STATEN ISLAND, N.Y. — An Eltingville man alleges the re-opening of Staten Island’s Fresh Kills landfill to waste from the 9/11 terrorist attacks exposed him to toxic and hazardous gasses that caused “an immediate and chronic threat” to his health.
Louis Sofo, 75, who according to public records lives on Gurley Avenue, filed the lawsuit in state Supreme Court, St. George, against the city around seven months after a $34 million settlement was issued to nearly three dozen victims and their families who suffered debilitating cancers after living in the area surrounding the Fresh Kills and Brookfield dumps.
Unlike that lawsuit, which was first filed in 1993, the latest allegations center specifically on the city’s perceived negligence in re-opening Fresh Kills to sift through debris beginning on Sept. 12, 2001, just six months after Staten Islanders thought it was shuttered for good. Both lawsuits were carried out by the law office of Kuharski, Levitz and Giovinazzo.
“Defendant’s re-opening of the Fresh Kills dump and depositing the hazardous and toxic waste from the World Trade Center disaster site resulted in toxic and hazardous emissions, including gasses, vapors, particulates, and leachate, migrating from the Fresh Kills dump onto plaintiff’s property and into the air in the air and water ways near plaintiff’s residence,” alleges the filing.
The city’s first sifting operation lasted 10 months before a second program began on April 2, 2010 after more materials were found at Ground Zero. That effort lasted around 11 weeks, the Advance/SILive.com previously reported.
The lawsuit alleges New York City acted negligently and failed to “take adequate measures to prevent toxic dumping” and did not adequately ensure the waste or its emissions were dealt with safely. The city claimed the waste hauled from Ground Zero did not present health hazards, said court documents.
Sofo’s injuries were not specified in the filing, which alleges, “[the] plaintiff has sustained personal injuries and emotion[al] distress in an amount exceeding the jurisdictional limits of all lower courts which would otherwise have jurisdiction.”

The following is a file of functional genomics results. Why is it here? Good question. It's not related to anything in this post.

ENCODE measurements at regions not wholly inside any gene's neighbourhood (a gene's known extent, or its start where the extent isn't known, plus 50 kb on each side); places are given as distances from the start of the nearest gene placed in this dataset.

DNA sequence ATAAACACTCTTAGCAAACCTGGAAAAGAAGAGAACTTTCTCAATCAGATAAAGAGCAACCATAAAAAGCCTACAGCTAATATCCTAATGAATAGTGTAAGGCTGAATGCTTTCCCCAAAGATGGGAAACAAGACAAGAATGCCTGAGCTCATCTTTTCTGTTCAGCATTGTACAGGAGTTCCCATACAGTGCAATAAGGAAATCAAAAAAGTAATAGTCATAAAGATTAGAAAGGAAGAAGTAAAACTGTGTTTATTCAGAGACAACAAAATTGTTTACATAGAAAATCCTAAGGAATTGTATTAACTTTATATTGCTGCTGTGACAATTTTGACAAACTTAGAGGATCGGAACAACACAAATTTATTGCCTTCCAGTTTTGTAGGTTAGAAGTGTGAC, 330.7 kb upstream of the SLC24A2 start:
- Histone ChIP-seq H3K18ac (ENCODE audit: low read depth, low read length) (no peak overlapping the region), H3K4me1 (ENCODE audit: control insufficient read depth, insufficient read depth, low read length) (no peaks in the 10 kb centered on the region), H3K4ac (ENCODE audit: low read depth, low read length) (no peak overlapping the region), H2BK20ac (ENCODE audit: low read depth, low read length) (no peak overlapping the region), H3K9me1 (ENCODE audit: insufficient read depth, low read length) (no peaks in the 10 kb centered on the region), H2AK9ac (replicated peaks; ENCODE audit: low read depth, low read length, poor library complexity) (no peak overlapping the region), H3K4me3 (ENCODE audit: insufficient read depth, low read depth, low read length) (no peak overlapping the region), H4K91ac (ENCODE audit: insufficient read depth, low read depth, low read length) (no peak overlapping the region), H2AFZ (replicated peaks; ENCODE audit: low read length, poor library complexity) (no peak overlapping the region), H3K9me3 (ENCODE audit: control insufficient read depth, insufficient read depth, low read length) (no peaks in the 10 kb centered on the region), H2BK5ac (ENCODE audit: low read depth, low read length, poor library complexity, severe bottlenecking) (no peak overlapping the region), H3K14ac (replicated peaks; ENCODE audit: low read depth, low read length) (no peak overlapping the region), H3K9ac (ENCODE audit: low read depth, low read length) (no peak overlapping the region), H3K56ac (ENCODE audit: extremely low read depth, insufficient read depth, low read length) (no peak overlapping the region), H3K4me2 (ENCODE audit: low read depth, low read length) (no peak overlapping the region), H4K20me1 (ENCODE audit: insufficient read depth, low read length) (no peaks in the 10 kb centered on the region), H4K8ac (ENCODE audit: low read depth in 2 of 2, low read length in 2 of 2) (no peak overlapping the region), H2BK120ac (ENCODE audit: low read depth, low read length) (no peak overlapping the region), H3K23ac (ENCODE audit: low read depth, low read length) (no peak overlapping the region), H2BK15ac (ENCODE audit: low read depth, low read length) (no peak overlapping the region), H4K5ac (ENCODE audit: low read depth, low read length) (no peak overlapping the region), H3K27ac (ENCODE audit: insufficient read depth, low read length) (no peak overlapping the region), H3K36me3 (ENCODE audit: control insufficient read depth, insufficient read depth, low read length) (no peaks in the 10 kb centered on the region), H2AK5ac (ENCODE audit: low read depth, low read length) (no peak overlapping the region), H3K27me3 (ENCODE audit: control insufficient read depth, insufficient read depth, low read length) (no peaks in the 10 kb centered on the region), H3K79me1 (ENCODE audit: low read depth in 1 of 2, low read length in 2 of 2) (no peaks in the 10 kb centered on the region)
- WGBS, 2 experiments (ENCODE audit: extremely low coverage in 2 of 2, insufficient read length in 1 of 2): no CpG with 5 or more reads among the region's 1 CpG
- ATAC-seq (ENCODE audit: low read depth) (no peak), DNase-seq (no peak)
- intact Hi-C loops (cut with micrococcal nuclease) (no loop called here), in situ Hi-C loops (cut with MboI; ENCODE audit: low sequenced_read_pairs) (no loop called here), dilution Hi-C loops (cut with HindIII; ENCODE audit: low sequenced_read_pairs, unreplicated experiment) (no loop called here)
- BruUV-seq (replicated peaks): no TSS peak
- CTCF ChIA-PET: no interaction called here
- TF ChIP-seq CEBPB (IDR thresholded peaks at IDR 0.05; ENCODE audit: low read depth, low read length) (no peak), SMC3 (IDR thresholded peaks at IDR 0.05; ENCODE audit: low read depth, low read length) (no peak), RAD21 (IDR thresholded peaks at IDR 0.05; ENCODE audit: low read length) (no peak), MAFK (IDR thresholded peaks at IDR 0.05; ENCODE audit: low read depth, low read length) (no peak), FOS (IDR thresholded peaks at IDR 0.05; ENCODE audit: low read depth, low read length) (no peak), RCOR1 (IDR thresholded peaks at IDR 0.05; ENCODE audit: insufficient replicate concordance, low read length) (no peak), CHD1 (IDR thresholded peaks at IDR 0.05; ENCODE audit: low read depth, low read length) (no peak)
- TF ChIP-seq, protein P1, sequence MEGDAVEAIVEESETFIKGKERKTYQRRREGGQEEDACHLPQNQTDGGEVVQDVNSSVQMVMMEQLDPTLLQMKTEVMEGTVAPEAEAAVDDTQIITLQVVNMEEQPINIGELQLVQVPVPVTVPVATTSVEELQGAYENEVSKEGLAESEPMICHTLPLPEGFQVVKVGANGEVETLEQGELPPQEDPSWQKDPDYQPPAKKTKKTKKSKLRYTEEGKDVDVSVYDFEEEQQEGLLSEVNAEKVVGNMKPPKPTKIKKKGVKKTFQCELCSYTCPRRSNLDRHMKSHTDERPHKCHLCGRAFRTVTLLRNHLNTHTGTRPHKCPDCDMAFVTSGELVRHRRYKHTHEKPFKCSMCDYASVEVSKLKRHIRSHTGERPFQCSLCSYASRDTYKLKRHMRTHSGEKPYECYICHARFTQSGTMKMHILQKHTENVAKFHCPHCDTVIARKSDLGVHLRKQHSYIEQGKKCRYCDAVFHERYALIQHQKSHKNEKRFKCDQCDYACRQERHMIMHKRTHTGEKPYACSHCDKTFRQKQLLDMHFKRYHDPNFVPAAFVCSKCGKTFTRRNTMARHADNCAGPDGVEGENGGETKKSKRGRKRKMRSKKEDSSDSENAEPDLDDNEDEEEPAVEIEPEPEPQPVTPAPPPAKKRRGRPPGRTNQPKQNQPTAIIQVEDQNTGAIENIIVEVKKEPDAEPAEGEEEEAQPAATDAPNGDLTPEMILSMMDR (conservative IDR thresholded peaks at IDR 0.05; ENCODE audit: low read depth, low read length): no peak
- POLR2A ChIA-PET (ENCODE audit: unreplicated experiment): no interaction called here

Nicholas Paolucci, a spokesman for the city Law Department, said the city has “spent hundreds of millions of dollars to ensure that steps were taken to close the various landfills properly, so that they would eliminate any potential issues to communities.”
“Numerous reports by various levels of government and all the scientific evidence conclude that the Staten Island landfills were not a source of cancer,” said Paolucci. “We will review the specific claims in this suit and respond in the litigation.”
Sofo’s lawyer did not respond for a request for comment.
While the city issued a settlement in the aforementioned landfill case, no formal admission of culpability was made.
One previous study indicated the city Health Department found no cancer link to the Fresh Kills landfill, despite higher rates among the population living near the former dump. Officials from the Department of Health and Mental Hygiene wrote in their report that a study conducted from 1995 to 2015 “found little evidence of an association between living close to the former Fresh Kills landfill and cancer.”
Those findings echoed a report from the New York State Department of Health, which found no environmental exposures responsible for the borough’s elevated cancer levels.
Now, the Fresh Kills landfill is better known as Fresh Kills Park and has been under construction since 2008. It will be almost three times the size of Central Park and the largest developed park in New York City in over 100 years.